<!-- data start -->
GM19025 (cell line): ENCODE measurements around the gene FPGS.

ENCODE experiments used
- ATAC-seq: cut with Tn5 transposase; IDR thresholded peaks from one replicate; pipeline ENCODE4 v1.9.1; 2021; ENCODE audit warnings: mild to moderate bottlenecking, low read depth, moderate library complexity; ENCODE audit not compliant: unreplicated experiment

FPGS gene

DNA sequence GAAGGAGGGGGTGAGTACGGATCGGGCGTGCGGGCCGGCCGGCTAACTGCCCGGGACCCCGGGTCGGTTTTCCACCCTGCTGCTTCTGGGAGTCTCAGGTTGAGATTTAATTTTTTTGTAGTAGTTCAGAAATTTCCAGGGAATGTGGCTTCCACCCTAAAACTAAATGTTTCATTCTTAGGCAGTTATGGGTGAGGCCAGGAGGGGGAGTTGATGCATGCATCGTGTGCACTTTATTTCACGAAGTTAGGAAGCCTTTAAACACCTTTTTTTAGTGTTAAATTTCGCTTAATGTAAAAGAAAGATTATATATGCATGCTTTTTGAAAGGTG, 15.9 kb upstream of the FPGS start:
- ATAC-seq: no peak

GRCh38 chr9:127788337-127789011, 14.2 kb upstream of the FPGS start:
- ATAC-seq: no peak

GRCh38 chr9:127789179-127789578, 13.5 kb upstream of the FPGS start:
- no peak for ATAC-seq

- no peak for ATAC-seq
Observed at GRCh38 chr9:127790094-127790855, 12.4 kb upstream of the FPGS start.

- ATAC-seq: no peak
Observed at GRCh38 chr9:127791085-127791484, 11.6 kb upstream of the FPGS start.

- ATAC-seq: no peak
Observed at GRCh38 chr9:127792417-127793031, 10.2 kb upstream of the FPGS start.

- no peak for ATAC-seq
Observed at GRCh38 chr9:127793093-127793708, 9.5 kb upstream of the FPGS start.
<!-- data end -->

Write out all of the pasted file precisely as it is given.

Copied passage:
GM19025 (cell line): ENCODE measurements around the gene FPGS.

ENCODE experiments used
- ATAC-seq: cut with Tn5 transposase; IDR thresholded peaks from one replicate; pipeline ENCODE4 v1.9.1; 2021; ENCODE audit warnings: mild to moderate bottlenecking, low read depth, moderate library complexity; ENCODE audit not compliant: unreplicated experiment

FPGS gene

DNA sequence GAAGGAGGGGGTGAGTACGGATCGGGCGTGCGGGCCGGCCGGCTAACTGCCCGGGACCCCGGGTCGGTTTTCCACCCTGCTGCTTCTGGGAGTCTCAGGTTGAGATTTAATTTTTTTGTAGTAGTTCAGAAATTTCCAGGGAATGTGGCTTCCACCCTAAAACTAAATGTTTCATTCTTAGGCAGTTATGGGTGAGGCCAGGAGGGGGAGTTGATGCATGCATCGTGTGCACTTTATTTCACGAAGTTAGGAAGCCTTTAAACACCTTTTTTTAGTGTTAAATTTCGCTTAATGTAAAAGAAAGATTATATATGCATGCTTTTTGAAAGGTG, 15.9 kb upstream of the FPGS start:
- ATAC-seq: no peak

GRCh38 chr9:127788337-127789011, 14.2 kb upstream of the FPGS start:
- ATAC-seq: no peak

GRCh38 chr9:127789179-127789578, 13.5 kb upstream of the FPGS start:
- no peak for ATAC-seq

- no peak for ATAC-seq
Observed at GRCh38 chr9:127790094-127790855, 12.4 kb upstream of the FPGS start.

- ATAC-seq: no peak
Observed at GRCh38 chr9:127791085-127791484, 11.6 kb upstream of the FPGS start.

- ATAC-seq: no peak
Observed at GRCh38 chr9:127792417-127793031, 10.2 kb upstream of the FPGS start.

- no peak for ATAC-seq
Observed at GRCh38 chr9:127793093-127793708, 9.5 kb upstream of the FPGS start.